Planning a high school reunion can be challenging, but it’s worth it for an amazing gathering with old friends! Below are some a few planning steps, helpful hints, and important to-do’s and don’t do’s learned the hard way.
Start your planning early by choosing your reunion date. One of the most important decisions you’ll make is the event space. The earlier you start planning, the more likely you are to book your ideal venue, and it will give your classmates enough time to make plans to attend. Unlike high school, reunions can be planned off-season, allowing for higher attendance and sometimes better rates on rentals.
Fall and Summer months tend to be busy for most families, consider a Springtime reunion.
While your class of X, Y or Z year may have been very involved and turn out at high school events was high, generally speaking, it is common to see half of the invited guest attend a high school reunion. Even fewer will be able to help plan and execute the event.
Try to be patient when planning with others. By now, most of the graduates will have work, families, sports, and other social and civic commitments vying for their time. For this reason, we suggest that you start planning as early as 18 months before the event.
1. You’ll need to form a Committee – Historically, the Class President takes the lead by establishing a planning committee. Social media has made peer engagement much more convenient. Your committee might consider starting a Facebook reunion group page! Many high schools also maintain an alumni database, although the address may be out of date, it can be a great place to start.
2. Duty Assignment – By this time many of your peers will have planned a wedding, and you can be sure there will be plenty of opinions on how and where to execute the event. It is generally a good idea to give each committee member a specific task, and the committee can vote on decisions as they are presented. Below are a few tasks that will need delegating:
Decided on a Date and Venue – Take a poll asking for suggestions on dates, have a couple of dates to choose available.
Book your venue – Having a budget set will be essential! Look for venues that offer most of what you will need (staff, parking, bar or beverage service, food, or caterers, etc.); this will help eliminate the need for additional committees and decisions that will need to be made. Most venues require a guaranteed number of attendees at the time of reservation. It is important that you estimate a lower attendance than you expect as most venues require you to pay for the guaranteed number of guests.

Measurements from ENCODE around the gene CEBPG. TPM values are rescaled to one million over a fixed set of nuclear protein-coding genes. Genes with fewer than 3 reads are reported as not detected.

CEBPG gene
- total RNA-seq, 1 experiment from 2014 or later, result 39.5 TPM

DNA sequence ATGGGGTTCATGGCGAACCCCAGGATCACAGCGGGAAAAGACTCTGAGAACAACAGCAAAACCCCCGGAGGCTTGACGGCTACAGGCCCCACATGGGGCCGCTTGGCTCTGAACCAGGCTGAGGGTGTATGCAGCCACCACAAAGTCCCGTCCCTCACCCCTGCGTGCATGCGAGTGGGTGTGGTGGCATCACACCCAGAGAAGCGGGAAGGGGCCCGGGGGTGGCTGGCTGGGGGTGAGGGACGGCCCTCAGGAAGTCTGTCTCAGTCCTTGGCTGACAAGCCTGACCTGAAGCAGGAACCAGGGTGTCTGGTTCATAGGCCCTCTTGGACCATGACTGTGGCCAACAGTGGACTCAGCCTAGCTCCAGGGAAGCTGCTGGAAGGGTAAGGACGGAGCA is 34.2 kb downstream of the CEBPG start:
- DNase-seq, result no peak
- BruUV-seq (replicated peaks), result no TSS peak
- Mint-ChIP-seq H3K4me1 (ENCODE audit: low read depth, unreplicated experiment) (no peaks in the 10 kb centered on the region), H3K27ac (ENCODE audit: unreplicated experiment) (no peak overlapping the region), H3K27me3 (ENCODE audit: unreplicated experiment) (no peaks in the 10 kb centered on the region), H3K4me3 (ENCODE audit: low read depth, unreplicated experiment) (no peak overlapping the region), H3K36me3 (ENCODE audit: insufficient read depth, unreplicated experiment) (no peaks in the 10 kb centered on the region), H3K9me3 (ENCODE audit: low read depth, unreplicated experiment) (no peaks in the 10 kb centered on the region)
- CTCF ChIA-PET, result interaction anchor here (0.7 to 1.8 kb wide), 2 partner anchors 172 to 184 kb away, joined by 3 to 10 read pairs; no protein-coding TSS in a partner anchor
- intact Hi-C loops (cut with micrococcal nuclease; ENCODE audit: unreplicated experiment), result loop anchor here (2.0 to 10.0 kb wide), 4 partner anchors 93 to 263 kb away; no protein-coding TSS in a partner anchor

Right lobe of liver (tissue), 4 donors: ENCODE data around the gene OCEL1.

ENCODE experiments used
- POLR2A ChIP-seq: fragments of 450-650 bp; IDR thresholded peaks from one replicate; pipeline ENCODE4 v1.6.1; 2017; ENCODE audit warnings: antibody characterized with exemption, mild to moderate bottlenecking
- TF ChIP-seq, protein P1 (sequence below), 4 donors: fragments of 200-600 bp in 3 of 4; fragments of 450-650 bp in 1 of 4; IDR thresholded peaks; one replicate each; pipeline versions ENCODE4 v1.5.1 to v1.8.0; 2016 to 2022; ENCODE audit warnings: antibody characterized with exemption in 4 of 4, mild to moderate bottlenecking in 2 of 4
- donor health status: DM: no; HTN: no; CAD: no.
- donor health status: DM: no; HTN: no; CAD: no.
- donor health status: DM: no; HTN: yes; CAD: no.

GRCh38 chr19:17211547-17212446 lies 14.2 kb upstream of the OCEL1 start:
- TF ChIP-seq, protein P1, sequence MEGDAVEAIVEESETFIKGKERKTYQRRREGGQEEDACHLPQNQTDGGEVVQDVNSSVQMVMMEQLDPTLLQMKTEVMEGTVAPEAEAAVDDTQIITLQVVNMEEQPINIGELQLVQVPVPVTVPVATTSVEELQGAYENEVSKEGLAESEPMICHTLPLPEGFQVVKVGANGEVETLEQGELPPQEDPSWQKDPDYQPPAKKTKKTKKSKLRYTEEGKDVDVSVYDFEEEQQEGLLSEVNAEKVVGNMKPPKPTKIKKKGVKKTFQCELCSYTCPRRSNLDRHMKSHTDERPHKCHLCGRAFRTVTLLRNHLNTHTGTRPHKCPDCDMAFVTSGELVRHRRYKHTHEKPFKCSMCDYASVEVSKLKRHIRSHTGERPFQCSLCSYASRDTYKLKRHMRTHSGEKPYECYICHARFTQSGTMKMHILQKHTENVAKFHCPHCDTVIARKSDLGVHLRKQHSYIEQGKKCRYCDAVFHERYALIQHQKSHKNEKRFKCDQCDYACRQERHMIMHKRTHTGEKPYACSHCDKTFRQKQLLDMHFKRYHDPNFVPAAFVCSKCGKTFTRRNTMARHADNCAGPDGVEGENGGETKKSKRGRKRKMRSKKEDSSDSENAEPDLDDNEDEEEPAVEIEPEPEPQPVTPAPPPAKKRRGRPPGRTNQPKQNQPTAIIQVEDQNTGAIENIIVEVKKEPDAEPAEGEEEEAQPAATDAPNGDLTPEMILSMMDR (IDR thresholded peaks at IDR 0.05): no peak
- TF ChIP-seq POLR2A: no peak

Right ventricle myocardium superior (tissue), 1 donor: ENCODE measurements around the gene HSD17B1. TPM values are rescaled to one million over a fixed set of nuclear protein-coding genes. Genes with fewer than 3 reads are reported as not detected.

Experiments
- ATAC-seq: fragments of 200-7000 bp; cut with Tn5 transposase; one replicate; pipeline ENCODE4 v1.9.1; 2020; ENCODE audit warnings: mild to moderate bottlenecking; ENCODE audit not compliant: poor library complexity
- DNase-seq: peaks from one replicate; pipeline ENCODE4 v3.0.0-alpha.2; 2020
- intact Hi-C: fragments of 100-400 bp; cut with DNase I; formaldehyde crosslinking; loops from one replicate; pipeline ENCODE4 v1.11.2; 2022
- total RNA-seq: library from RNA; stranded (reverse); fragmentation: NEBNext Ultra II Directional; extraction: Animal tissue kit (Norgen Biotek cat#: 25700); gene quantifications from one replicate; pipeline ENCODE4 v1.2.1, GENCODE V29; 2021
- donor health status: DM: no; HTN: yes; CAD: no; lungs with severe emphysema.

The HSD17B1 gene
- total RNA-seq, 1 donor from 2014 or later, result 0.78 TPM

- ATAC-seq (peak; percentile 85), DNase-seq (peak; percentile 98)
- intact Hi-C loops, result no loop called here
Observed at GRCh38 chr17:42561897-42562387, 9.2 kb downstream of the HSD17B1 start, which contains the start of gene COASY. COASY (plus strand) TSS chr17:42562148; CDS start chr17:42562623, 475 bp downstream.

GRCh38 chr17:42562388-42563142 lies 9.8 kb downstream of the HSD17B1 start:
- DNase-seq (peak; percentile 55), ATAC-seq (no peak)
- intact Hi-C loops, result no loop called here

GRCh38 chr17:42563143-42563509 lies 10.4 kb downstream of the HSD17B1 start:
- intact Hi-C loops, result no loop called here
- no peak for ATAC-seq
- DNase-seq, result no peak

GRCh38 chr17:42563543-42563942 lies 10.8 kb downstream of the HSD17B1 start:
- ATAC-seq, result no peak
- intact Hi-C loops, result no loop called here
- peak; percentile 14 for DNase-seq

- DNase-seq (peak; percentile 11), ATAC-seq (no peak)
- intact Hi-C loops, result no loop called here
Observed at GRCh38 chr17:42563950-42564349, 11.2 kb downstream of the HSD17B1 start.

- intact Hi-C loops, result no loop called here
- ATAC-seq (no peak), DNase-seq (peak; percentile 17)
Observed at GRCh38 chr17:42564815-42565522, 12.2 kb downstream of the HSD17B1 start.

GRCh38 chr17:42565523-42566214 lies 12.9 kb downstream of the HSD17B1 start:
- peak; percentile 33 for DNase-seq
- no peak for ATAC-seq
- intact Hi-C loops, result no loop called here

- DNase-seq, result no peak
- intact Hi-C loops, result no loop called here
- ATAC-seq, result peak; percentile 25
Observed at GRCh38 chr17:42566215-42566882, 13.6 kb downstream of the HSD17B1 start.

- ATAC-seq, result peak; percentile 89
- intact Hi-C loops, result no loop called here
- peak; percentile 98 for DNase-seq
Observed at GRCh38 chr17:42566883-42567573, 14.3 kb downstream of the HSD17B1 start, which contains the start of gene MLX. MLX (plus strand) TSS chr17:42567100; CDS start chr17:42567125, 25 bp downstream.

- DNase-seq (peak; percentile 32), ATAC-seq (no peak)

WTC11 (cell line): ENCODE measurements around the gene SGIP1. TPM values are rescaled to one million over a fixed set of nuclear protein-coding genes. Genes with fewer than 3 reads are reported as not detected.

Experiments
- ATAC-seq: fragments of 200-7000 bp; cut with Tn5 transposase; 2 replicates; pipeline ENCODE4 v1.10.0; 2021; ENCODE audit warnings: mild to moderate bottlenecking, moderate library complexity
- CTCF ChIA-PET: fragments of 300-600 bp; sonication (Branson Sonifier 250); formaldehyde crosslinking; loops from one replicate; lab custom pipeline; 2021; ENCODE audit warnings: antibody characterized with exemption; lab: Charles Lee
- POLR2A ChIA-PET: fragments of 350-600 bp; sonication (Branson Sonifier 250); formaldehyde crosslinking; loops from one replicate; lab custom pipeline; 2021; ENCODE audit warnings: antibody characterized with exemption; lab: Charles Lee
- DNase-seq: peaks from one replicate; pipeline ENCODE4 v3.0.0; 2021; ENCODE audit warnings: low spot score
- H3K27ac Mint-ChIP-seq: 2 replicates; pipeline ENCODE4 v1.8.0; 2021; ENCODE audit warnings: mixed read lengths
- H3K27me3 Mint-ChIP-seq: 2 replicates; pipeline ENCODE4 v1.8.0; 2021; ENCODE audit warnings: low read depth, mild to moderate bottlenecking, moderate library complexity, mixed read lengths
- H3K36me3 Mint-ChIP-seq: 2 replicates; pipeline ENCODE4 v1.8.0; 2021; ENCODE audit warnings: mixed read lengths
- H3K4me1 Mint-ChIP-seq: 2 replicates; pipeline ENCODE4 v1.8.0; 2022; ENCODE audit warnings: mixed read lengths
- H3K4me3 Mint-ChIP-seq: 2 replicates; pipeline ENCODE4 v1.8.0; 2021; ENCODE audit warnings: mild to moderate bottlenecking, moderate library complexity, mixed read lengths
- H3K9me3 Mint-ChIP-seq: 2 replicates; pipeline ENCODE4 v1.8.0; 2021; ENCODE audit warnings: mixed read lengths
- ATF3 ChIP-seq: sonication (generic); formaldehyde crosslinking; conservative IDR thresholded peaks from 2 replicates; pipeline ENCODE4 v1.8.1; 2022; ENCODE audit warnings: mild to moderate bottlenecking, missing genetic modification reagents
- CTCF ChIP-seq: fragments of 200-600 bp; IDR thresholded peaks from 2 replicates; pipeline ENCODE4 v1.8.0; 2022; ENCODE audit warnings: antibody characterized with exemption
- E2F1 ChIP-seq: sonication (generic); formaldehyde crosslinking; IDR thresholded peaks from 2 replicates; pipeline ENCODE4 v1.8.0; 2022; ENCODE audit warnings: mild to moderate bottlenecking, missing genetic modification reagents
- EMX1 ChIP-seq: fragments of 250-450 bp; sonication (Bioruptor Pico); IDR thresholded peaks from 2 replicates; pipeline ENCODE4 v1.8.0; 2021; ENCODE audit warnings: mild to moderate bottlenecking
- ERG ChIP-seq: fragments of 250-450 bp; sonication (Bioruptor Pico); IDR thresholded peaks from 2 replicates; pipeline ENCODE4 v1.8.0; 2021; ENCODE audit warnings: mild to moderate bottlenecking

By providing a lower estimate, you can save money if classmates have an emergency arise, and most venues can accommodate a shift upward in attendance if given a week’s advance notice. Keep in mind, the person booking the event is legally responsible for paying for the event.
Menu Selection – Be considerate of health interests, will you have a full meal, or appetizers and finger foods. Feeding a large, diverse group requires some consideration, the venue or caterer will be familiar with the challenges and can offer assistance in planning the menu.
Bar Service – What do you want to serve? What are the requirements of the venue when alcohol is served, do you need to provide security or does the venue provide it? Does the venue provide the bar, or do you need to hire bartenders and purchase the alcohol? Do consider the tone you want to set for your event when deciding on what to serve.
Décor – The décor committee member(s) should be included in the venue selection and tour; they will need to understand what the venue supplies and any rules for decorating. May we suggest the committee consider including games and a photo booth.
Entertainment – The entertainment committee should decide early on the type of entertainment they want. Will they hire a band, a DJ, or compile a playlist? If you are organizing a playlist, does the venue have a sound system? The venue may also be of assistance in arranging entertainment; they may have a list of verified entertainment vendors. Better yet, are any of your classmates connected with a DJ or band?
Probably most important, it to set the plans and stick with them. Don’t be swayed by those outside the committee charged with the task. It is why you have a planning committee, by staying with the plan the committee decides on, your event will go much smoother.
3. Go Online with Tickets – Once you’ve book the event space, you can start selling tickets immediately. Depending on the class size, you may want to use online ticket services such as Eventbrite or accept payment from a third-party reunion website. Online ticket payments and RSVPs can help you get a handle on the number of attendees, especially if you set the RSVP date early.
4. Get the Word Out – Enlist the help of everyone you can reach to help you get the word out to classmates. Today, social media makes staying in contact much easier, but many people have opted out of this line of communication. Encourage those in the reunion Facebook group to reach out to those they know to help pass along the reunion information!
5. Have Fun – This is supposed to be a fun event, do as much as you can ahead of time, so you don’t have much to stress about the day of the event. Remind committee members they should arrive early to help with set-up, check-ins, and last-minute needs. They may also need to stay late to help with and clean-up. Keep in mind this is a social celebration, so make sure committee members each have time to enjoy themselves and visit with old friends!
Reunion venues in Lafayette Louisiana that provide an event planner can really take the pressure off of the committee members and ensure they enjoy the reunion as well, if you need help planning your reunion consider calling Le Pavillon at Parc Lafayette.